The truth behind food labels
heavily on consumers' minds - and influencing their shopping habits
- the humble food label has never played a more important role. But
how can consumers be certain that what the label claims is the
truth, and what are the effects of misleading labels on consumer
confidence? asks Chris Jones.
An international survey carried out by nine leading consumer organisations set out to find an answer to these questions - and found that consumers were having an increasingly difficult time discerning between real claims and marketing ploys.
Focusing specifically on so-called 'green' claims (such as natural, bio, organic, animal welfare, traditional farming, etc.), UK-based Consumers International teamed up with eight national consumer protection organisations in Austria, the Czech Republic, Denmark, Italy, Norway, Romania, Slovenia and the US to assess the number, quality and impact of 'self-declared' labelling claims.
The aim was to investigate whether a product's 'green credential' was valid - whether it was actually produced in the sustainable and ethical way that was claimed. The results, claims CI, make for discouraging reading and show that there is a real need for legislation to ensure clear labelling and verified claims.
The eight organisations purchased a list of basic foods, typical of a family's weekly shopping basket, which were then checked and evaluated against the relevant national and international regulations. The survey discovered a proliferation of green and 'eco' claims on different foods, but also that many of the claims were unverified, confusing and misleading.
For example, up to six different logos and wording were found on 25 tins of tuna, each claiming that the tuna was fished without harming dolphins. Terms used included 'dolphin friendly', 'dolphin safe', 'no threat to dolphin species' and 'certified fishing, drift net free' - but there was no assurances or verification to back up any of these claims.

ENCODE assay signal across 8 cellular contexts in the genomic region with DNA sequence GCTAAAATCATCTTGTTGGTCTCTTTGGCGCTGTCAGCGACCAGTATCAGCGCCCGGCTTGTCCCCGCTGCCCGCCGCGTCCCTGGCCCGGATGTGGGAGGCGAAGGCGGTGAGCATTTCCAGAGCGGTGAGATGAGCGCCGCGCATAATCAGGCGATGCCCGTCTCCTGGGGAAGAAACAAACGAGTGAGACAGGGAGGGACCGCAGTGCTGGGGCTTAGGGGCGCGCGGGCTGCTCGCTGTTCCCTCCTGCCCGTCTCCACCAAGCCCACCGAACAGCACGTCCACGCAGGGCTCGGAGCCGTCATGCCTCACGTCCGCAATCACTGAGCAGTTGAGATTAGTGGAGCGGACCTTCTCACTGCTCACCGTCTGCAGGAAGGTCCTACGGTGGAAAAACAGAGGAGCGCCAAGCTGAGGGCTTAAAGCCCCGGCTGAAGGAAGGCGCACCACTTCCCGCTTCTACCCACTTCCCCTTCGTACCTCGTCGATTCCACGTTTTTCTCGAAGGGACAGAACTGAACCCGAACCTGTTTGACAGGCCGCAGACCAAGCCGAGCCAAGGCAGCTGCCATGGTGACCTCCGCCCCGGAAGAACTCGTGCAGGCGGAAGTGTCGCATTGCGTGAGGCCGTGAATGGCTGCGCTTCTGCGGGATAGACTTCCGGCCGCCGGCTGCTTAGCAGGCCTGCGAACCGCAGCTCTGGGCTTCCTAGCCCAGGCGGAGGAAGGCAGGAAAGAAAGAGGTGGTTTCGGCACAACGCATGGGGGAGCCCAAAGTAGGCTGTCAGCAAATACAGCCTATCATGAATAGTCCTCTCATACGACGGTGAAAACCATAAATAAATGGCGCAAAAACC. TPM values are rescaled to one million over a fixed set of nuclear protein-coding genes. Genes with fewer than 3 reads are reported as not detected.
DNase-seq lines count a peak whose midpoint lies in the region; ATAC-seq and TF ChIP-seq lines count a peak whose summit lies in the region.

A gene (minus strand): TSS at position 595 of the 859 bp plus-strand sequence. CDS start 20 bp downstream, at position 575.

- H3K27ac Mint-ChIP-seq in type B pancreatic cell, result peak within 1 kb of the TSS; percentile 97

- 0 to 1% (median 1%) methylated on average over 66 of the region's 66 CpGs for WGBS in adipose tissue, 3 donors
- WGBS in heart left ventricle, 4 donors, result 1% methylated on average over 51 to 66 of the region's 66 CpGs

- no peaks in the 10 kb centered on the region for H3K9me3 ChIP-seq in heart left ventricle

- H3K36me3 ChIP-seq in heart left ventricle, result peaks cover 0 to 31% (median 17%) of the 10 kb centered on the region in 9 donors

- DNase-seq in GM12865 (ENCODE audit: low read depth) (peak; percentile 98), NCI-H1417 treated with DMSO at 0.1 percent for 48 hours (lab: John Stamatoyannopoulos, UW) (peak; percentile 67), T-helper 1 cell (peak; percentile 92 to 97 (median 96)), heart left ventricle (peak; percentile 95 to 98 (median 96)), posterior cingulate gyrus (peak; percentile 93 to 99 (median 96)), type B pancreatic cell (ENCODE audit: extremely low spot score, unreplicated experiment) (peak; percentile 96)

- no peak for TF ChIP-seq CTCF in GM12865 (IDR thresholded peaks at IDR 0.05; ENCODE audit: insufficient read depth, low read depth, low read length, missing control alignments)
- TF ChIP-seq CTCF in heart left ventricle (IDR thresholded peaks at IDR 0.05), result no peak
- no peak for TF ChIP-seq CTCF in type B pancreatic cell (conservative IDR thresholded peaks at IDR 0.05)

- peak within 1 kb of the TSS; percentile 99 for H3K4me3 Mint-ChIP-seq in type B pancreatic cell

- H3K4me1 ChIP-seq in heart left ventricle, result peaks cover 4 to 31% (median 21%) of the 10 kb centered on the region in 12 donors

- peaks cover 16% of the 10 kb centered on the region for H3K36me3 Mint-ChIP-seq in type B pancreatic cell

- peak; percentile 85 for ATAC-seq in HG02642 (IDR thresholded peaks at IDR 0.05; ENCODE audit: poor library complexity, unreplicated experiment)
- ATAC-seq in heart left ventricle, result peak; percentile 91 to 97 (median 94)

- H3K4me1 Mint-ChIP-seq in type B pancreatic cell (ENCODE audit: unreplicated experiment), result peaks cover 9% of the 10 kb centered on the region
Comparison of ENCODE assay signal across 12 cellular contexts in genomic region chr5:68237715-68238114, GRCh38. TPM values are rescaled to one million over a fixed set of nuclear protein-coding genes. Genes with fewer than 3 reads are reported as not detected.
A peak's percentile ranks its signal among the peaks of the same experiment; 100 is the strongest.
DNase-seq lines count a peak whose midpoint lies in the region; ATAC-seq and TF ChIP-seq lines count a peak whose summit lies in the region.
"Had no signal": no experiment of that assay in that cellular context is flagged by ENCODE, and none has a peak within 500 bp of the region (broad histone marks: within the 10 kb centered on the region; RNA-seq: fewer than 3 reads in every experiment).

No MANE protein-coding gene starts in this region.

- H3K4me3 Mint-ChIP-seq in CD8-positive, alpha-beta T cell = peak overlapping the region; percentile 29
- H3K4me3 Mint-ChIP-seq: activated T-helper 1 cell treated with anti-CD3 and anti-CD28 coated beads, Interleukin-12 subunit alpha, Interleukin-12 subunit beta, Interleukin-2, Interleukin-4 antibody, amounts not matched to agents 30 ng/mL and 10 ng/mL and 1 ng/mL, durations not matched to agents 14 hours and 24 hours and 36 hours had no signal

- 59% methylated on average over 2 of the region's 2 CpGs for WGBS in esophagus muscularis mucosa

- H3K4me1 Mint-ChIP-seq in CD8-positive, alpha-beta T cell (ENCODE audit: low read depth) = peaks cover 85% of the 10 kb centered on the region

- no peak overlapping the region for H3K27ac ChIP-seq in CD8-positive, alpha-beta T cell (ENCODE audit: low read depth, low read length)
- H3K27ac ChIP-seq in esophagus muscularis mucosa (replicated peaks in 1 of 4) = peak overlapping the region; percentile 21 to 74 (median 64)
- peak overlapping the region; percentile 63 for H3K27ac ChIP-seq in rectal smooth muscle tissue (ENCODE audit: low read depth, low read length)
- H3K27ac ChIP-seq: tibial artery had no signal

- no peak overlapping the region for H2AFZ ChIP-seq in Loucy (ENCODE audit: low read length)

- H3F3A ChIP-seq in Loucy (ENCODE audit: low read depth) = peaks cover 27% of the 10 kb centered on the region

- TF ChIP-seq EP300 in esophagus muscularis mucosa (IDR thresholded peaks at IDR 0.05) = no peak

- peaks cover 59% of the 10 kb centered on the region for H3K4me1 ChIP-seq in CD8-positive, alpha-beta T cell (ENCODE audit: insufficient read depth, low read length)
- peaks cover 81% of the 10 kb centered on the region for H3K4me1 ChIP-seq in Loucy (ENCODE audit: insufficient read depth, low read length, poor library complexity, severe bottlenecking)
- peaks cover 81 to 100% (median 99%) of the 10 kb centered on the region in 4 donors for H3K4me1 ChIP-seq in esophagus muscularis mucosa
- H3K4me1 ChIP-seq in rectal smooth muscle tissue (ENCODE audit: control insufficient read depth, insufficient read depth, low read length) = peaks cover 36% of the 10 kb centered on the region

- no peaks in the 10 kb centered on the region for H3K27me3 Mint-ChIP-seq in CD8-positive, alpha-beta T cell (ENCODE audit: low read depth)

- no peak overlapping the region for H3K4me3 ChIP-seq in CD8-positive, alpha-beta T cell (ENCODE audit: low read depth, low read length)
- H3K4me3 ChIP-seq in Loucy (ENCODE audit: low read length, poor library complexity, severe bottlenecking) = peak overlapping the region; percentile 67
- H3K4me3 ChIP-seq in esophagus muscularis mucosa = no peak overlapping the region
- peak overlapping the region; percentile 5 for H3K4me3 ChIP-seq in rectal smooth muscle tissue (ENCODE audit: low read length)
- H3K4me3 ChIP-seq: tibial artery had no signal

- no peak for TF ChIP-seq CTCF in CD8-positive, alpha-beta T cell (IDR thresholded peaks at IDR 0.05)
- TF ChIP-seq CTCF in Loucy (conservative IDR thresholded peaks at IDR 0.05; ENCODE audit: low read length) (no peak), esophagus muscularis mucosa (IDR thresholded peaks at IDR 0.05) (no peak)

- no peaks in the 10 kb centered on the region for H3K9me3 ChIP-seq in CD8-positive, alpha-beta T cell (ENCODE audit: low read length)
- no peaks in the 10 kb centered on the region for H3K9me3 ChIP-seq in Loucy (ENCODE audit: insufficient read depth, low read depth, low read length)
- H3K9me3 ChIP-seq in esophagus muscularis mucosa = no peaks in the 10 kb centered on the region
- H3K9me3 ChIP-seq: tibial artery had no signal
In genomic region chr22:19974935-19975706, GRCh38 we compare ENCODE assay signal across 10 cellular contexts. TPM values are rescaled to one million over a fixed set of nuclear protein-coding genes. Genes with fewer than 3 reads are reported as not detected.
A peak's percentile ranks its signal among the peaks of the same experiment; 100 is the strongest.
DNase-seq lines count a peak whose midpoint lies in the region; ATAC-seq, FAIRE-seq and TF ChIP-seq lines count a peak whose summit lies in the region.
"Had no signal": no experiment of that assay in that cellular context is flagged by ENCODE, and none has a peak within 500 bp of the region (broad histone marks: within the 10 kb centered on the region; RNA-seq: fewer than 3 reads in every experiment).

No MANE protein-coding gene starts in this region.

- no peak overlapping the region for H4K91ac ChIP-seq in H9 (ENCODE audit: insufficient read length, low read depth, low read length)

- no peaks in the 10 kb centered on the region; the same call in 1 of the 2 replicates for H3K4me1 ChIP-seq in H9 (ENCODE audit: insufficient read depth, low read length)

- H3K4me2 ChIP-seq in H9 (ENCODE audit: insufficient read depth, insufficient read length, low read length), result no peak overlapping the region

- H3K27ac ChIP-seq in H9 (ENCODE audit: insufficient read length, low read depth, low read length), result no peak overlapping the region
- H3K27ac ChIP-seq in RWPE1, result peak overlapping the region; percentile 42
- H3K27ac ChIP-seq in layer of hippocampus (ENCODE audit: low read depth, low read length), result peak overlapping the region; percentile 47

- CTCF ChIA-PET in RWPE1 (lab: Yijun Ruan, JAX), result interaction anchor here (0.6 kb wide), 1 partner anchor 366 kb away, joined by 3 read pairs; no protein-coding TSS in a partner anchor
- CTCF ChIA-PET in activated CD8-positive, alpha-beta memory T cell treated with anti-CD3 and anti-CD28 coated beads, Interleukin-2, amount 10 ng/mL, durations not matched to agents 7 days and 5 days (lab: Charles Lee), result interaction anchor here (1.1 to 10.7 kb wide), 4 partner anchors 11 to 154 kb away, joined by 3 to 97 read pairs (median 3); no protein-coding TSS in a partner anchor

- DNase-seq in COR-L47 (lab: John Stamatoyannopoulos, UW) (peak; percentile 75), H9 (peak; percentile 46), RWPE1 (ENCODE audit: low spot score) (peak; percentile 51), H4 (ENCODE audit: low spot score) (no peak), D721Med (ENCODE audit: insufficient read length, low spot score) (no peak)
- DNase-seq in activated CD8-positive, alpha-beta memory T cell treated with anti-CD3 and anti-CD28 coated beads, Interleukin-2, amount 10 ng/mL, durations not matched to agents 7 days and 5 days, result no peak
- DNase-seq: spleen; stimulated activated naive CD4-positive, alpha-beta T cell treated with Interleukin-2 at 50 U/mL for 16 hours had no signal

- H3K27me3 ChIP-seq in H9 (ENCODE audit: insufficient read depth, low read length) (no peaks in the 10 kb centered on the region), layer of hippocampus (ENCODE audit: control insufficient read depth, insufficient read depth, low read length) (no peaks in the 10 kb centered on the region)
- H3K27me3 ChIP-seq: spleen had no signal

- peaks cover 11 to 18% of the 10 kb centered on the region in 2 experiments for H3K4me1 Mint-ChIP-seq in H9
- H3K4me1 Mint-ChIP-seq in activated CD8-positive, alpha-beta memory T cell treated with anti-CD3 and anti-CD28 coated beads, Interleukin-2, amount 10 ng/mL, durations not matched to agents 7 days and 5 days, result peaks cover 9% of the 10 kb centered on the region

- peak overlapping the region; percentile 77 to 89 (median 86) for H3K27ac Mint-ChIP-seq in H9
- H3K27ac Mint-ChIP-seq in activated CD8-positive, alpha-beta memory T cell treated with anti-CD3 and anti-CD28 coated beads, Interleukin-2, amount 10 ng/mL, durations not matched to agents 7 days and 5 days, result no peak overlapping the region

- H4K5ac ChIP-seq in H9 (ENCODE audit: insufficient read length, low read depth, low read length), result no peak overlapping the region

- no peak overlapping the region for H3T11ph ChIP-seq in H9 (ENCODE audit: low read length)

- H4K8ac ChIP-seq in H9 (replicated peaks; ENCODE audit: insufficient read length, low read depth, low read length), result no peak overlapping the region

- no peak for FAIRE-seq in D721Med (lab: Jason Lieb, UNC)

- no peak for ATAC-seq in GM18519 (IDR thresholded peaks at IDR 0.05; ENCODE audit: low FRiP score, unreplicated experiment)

Another example came from eggs. Among the 17 samples surveyed there were a total of six different types of claims relating to animal welfare, including 'free range' and 'free running'. Again, these claims could not be verified, and, worse, were sometimes contradicted by other labelling information.
The use of the word 'bio' was highlighted - an issue which has occupied many fruitless hours among EU officials. In some countries, such as France and Spain, the word 'bio' is used on organic food; in other countries, it has a completely diffent meaning. Even in countries where it is known to stand for 'organic' production, the word can be found on other products - such as French company Danone's famous Bio yoghurts which are not at all produced via organic methods.
"Consumers look to labels, logos and claims to help them choose goods which are produced in a sustainable way," said Bjarne Pedersen, CI's principal policy officer. "These can only be helpful if the claims are valid and trustworthy and do not mislead the consumer."
"This report shows that a large number of different logos and claims are vague, meaningless, non-transparent, lacking standards and third party verification," he added.
The CI report includes twelve recommendations to support consumer rights.
The most important is that labels and claims on food should be clear and unambiguous - where they are not, enforcement action should be undertaken to ensure that they are, CI suggests.